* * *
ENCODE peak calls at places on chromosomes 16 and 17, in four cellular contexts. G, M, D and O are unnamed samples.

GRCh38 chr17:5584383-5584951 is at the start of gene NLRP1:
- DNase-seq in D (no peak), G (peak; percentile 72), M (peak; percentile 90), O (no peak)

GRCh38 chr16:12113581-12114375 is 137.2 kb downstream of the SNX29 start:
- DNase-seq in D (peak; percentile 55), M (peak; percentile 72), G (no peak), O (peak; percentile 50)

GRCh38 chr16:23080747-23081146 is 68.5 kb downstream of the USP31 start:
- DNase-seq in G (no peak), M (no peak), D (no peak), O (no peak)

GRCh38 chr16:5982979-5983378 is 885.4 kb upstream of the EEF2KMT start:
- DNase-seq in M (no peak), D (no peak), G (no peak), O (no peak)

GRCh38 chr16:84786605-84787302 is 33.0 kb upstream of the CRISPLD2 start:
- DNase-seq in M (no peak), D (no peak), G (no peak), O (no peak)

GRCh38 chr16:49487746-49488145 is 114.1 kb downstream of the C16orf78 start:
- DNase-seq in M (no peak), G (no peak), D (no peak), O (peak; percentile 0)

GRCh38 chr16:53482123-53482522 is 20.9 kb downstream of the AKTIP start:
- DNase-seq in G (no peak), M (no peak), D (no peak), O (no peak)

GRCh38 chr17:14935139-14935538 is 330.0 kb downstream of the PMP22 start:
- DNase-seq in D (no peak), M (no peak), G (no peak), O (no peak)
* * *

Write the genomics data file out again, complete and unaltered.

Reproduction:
ENCODE peak calls at places on chromosomes 16 and 17, in four cellular contexts. G, M, D and O are unnamed samples.

GRCh38 chr17:5584383-5584951 is at the start of gene NLRP1:
- DNase-seq in D (no peak), G (peak; percentile 72), M (peak; percentile 90), O (no peak)

GRCh38 chr16:12113581-12114375 is 137.2 kb downstream of the SNX29 start:
- DNase-seq in D (peak; percentile 55), M (peak; percentile 72), G (no peak), O (peak; percentile 50)

GRCh38 chr16:23080747-23081146 is 68.5 kb downstream of the USP31 start:
- DNase-seq in G (no peak), M (no peak), D (no peak), O (no peak)

GRCh38 chr16:5982979-5983378 is 885.4 kb upstream of the EEF2KMT start:
- DNase-seq in M (no peak), D (no peak), G (no peak), O (no peak)

GRCh38 chr16:84786605-84787302 is 33.0 kb upstream of the CRISPLD2 start:
- DNase-seq in M (no peak), D (no peak), G (no peak), O (no peak)

GRCh38 chr16:49487746-49488145 is 114.1 kb downstream of the C16orf78 start:
- DNase-seq in M (no peak), G (no peak), D (no peak), O (peak; percentile 0)

GRCh38 chr16:53482123-53482522 is 20.9 kb downstream of the AKTIP start:
- DNase-seq in G (no peak), M (no peak), D (no peak), O (no peak)

GRCh38 chr17:14935139-14935538 is 330.0 kb downstream of the PMP22 start:
- DNase-seq in D (no peak), M (no peak), G (no peak), O (no peak)